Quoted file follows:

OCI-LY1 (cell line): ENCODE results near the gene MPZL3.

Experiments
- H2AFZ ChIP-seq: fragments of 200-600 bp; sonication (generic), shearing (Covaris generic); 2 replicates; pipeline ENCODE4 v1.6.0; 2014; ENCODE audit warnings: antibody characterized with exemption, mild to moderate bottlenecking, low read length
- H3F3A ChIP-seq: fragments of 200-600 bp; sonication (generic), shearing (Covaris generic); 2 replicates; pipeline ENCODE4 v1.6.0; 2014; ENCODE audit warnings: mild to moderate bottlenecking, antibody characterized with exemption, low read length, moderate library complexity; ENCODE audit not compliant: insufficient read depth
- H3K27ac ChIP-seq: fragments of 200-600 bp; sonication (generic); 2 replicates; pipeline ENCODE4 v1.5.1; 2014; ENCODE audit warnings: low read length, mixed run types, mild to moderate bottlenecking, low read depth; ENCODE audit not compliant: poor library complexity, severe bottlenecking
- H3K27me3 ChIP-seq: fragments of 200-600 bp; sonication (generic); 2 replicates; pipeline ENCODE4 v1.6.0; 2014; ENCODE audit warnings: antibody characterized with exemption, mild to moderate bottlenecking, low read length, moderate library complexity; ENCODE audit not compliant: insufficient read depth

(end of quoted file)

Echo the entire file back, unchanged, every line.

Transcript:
OCI-LY1 (cell line): ENCODE results near the gene MPZL3.

Experiments
- H2AFZ ChIP-seq: fragments of 200-600 bp; sonication (generic), shearing (Covaris generic); 2 replicates; pipeline ENCODE4 v1.6.0; 2014; ENCODE audit warnings: antibody characterized with exemption, mild to moderate bottlenecking, low read length
- H3F3A ChIP-seq: fragments of 200-600 bp; sonication (generic), shearing (Covaris generic); 2 replicates; pipeline ENCODE4 v1.6.0; 2014; ENCODE audit warnings: mild to moderate bottlenecking, antibody characterized with exemption, low read length, moderate library complexity; ENCODE audit not compliant: insufficient read depth
- H3K27ac ChIP-seq: fragments of 200-600 bp; sonication (generic); 2 replicates; pipeline ENCODE4 v1.5.1; 2014; ENCODE audit warnings: low read length, mixed run types, mild to moderate bottlenecking, low read depth; ENCODE audit not compliant: poor library complexity, severe bottlenecking
- H3K27me3 ChIP-seq: fragments of 200-600 bp; sonication (generic); 2 replicates; pipeline ENCODE4 v1.6.0; 2014; ENCODE audit warnings: antibody characterized with exemption, mild to moderate bottlenecking, low read length, moderate library complexity; ENCODE audit not compliant: insufficient read depth